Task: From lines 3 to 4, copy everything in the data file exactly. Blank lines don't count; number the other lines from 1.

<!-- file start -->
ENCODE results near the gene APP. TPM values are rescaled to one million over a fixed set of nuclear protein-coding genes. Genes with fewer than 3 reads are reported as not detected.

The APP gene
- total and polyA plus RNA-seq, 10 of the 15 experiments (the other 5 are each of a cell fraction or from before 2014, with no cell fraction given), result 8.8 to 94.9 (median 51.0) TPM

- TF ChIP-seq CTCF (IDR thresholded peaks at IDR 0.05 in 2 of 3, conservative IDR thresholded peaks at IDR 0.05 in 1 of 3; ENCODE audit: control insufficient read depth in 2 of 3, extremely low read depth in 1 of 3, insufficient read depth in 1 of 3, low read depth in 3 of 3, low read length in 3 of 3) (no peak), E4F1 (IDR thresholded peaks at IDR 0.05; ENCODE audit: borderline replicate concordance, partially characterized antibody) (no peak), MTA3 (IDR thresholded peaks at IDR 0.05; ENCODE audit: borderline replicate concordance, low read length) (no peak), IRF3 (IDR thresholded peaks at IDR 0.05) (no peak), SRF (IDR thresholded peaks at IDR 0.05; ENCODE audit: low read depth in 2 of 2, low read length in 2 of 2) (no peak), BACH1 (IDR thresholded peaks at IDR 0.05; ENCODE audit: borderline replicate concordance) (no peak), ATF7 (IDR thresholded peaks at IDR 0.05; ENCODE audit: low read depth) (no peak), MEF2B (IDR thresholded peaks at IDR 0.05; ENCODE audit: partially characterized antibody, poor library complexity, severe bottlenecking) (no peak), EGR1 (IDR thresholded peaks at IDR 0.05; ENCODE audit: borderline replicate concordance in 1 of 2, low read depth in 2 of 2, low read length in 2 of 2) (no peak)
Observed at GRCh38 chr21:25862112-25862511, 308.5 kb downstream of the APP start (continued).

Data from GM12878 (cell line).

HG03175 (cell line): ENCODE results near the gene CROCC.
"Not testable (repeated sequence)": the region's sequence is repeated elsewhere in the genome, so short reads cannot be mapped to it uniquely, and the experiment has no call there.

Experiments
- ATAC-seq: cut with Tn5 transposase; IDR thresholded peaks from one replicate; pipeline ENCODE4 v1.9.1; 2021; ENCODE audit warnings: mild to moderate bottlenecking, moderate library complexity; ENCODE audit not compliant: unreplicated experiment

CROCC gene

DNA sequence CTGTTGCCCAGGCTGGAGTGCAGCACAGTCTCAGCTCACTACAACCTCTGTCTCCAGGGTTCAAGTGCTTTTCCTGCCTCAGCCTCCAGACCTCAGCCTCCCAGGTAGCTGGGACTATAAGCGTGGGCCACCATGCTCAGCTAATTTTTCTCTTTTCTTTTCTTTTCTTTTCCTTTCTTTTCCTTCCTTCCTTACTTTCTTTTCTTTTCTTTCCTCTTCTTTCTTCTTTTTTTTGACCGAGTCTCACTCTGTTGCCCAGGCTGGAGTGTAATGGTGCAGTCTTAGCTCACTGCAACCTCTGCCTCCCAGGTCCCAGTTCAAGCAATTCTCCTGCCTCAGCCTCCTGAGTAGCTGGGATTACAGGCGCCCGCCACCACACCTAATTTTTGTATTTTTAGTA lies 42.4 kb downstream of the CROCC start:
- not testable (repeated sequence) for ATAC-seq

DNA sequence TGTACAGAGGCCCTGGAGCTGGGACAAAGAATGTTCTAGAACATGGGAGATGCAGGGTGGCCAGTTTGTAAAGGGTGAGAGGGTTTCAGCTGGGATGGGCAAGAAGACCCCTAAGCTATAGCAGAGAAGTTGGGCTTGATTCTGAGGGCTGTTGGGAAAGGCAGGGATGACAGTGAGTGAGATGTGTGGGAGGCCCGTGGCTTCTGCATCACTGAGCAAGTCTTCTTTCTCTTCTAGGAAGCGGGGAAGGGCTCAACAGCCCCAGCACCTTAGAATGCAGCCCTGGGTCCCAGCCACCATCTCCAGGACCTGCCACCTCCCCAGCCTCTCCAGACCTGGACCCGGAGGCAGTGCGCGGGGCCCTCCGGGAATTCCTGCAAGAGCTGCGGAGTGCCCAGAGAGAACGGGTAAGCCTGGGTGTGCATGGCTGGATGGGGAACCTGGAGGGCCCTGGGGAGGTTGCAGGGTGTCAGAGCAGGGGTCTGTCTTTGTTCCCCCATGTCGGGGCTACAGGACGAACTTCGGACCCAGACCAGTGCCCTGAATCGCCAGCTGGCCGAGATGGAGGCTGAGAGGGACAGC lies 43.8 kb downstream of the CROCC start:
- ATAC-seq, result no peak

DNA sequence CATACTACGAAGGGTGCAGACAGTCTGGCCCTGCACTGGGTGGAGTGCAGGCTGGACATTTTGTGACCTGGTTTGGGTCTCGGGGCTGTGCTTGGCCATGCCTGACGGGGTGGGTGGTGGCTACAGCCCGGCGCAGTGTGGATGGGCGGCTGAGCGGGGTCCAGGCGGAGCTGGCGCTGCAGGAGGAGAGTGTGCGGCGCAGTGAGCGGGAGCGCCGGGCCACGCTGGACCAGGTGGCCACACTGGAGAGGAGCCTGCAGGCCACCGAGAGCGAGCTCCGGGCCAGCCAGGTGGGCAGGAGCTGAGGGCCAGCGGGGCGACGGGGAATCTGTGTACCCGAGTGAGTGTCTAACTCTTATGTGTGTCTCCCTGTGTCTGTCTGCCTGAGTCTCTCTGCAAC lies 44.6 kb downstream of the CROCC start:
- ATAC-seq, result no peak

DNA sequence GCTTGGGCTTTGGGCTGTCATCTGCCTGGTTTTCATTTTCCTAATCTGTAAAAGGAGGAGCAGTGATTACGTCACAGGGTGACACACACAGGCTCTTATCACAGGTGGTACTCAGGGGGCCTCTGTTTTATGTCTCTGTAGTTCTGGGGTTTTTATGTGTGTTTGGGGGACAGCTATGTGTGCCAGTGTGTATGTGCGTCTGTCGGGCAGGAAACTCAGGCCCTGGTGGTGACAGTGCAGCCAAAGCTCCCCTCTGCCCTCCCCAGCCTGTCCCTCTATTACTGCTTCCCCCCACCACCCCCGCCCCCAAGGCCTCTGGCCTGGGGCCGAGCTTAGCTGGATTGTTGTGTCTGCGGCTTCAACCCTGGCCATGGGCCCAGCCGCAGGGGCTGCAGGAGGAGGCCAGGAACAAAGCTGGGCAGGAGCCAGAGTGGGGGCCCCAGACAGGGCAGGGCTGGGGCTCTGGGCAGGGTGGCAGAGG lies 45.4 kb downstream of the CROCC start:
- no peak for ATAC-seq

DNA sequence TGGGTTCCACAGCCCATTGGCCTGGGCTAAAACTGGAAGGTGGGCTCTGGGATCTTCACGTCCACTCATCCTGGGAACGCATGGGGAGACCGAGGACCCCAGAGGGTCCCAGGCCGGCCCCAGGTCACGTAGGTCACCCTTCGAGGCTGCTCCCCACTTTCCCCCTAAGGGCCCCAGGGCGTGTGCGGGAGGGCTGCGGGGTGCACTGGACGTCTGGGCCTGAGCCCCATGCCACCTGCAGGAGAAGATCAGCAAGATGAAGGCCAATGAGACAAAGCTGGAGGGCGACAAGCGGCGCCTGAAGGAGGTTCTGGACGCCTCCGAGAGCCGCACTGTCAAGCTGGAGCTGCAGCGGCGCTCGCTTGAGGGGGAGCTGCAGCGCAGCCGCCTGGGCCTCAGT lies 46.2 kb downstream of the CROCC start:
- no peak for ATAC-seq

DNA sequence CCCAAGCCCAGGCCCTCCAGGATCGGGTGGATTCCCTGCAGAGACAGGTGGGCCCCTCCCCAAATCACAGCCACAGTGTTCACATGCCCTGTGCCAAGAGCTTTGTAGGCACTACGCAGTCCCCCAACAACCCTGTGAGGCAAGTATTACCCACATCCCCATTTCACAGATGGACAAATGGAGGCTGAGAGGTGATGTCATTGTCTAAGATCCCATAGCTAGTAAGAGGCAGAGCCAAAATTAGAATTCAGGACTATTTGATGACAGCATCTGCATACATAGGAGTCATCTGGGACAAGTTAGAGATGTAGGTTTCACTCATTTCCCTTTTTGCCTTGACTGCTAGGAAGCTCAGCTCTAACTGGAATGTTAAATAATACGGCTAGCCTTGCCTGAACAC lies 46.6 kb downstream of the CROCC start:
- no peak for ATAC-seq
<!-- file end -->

- total and polyA plus RNA-seq, 10 of the 15 experiments (the other 5 are each of a cell fraction or from before 2014, with no cell fraction given), result 8.8 to 94.9 (median 51.0) TPM

- TF ChIP-seq CTCF (IDR thresholded peaks at IDR 0.05 in 2 of 3, conservative IDR thresholded peaks at IDR 0.05 in 1 of 3; ENCODE audit: control insufficient read depth in 2 of 3, extremely low read depth in 1 of 3, insufficient read depth in 1 of 3, low read depth in 3 of 3, low read length in 3 of 3) (no peak), E4F1 (IDR thresholded peaks at IDR 0.05; ENCODE audit: borderline replicate concordance, partially characterized antibody) (no peak), MTA3 (IDR thresholded peaks at IDR 0.05; ENCODE audit: borderline replicate concordance, low read length) (no peak), IRF3 (IDR thresholded peaks at IDR 0.05) (no peak), SRF (IDR thresholded peaks at IDR 0.05; ENCODE audit: low read depth in 2 of 2, low read length in 2 of 2) (no peak), BACH1 (IDR thresholded peaks at IDR 0.05; ENCODE audit: borderline replicate concordance) (no peak), ATF7 (IDR thresholded peaks at IDR 0.05; ENCODE audit: low read depth) (no peak), MEF2B (IDR thresholded peaks at IDR 0.05; ENCODE audit: partially characterized antibody, poor library complexity, severe bottlenecking) (no peak), EGR1 (IDR thresholded peaks at IDR 0.05; ENCODE audit: borderline replicate concordance in 1 of 2, low read depth in 2 of 2, low read length in 2 of 2) (no peak)